Gold rose on Wednesday after dipping below $1,600 an ounce as stock markets appeared to have found their footing, but traders said the metal's correlation with volatile equities could trigger more selling.
Mediocre U.S. service-sector and private-employment data followed grim figures on the euro zone's services sector, contributing to a choppy session as investors deliberated over whether bullion is a shelter from turmoil or a speculative trade that will rise with riskier assets.
Ultimately the mildly upbeat mood in stock markets -- which recovered after European officials agreed to shore up euro zone banks against the region's debt crisis -- lifted bullion.
It's starting to look like gold has finally found some stability as the stock markets around the world have stopped tanking, but that can evaporate in five minutes, said Frank McGhee, a head trader at Integrated Brokerage Services LLC.
Spot gold was up 0.5 percent at $1,628.10 an ounce by 12:06 p.m. EDT, off a low of under $1,600.
On Tuesday, bullion fell as much as 3 percent on fears of a potential Greek default and a bleak assessment of the U.S. economy from the Federal Reserve.
When people saw gold's correlation with equities go from inverse to positive, there was more fear that maybe gold has become too frothy in the near term, said Adam Klopfenstein, senior market strategist of futures broker MF Global.
U.S. gold futures for December delivery were up $14.30 at $1,630.40 an ounce, with volume sharply below the norm, as traders braced for more volatility after gold's sharp pullback from a record above $1,920 an ounce set in September.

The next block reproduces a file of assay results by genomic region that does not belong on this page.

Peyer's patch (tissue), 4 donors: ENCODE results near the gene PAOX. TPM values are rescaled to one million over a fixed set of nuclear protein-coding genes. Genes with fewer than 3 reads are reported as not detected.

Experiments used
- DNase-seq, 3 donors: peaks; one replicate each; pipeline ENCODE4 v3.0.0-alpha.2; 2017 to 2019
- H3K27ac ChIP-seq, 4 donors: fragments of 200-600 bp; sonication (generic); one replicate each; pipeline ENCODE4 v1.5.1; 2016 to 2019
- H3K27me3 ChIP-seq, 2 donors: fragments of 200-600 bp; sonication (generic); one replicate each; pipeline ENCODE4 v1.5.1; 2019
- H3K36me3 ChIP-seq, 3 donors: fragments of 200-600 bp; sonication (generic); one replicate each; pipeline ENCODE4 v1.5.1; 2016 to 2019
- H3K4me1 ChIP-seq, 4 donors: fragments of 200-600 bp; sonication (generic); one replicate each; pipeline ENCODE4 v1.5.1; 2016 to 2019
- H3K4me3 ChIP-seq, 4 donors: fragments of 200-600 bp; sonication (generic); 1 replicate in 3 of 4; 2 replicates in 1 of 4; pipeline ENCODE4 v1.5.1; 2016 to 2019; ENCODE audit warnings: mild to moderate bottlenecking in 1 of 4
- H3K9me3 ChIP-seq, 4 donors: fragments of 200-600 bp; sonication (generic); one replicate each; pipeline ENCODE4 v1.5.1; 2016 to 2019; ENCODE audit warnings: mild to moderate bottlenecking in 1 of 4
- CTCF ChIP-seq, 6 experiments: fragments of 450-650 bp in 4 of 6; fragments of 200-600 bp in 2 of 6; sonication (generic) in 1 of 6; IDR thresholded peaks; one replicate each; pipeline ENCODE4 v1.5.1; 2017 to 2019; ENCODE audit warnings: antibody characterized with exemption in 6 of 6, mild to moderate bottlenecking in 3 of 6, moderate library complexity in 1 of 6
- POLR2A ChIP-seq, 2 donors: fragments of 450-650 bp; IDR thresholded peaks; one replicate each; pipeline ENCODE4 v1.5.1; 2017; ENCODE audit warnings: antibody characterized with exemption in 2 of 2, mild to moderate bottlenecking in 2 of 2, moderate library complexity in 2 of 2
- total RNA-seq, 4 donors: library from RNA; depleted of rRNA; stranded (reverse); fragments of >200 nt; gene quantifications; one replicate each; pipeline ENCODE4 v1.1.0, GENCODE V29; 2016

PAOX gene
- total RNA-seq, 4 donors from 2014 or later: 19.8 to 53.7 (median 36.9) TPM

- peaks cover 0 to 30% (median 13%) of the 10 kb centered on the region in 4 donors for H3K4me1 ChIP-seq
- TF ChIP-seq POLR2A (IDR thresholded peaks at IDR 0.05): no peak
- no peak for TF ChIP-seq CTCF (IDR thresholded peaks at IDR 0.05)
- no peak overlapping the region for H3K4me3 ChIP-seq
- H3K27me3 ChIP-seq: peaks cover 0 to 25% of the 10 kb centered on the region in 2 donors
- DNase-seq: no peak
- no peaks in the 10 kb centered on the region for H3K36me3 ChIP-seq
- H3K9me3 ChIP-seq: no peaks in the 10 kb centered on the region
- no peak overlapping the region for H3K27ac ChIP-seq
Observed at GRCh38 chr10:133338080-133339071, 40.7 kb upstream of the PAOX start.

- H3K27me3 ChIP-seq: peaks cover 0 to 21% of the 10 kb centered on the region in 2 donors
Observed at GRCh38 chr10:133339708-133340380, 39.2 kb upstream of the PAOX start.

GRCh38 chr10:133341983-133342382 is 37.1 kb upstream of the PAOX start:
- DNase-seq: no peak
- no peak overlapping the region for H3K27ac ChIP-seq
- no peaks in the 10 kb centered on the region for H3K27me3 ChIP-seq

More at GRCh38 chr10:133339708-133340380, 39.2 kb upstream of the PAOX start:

Independent investor Dennis Gartman said gold's drop on Tuesday had severely damaged investor psychology.
We fear that all of the liquidation has not run its course. We fear that one or two or more large hedge funds have yet to be forced from their gold positions, Gartman said.
Even though bullion had dropped as much as 20 percent from its record, gold-backed exchange-traded funds have not seen significant outflows, suggesting ETF investors have played no significant role in the slump, Commerzbank said in a note.
Frank Holmes, chief investment officer of U.S. Global Investors, said gold is due a rally after a healthy correction largely driven by a resurgent dollar.
Silver was up 1.1 percent at $30.25, after having fallen as much as 5 percent to a low of $28.40 an ounce.
Spot platinum fell 1.1 percent to $1,448.50 an ounce, while palladium turned higher, up 0.5 percent at $552.72 an ounce.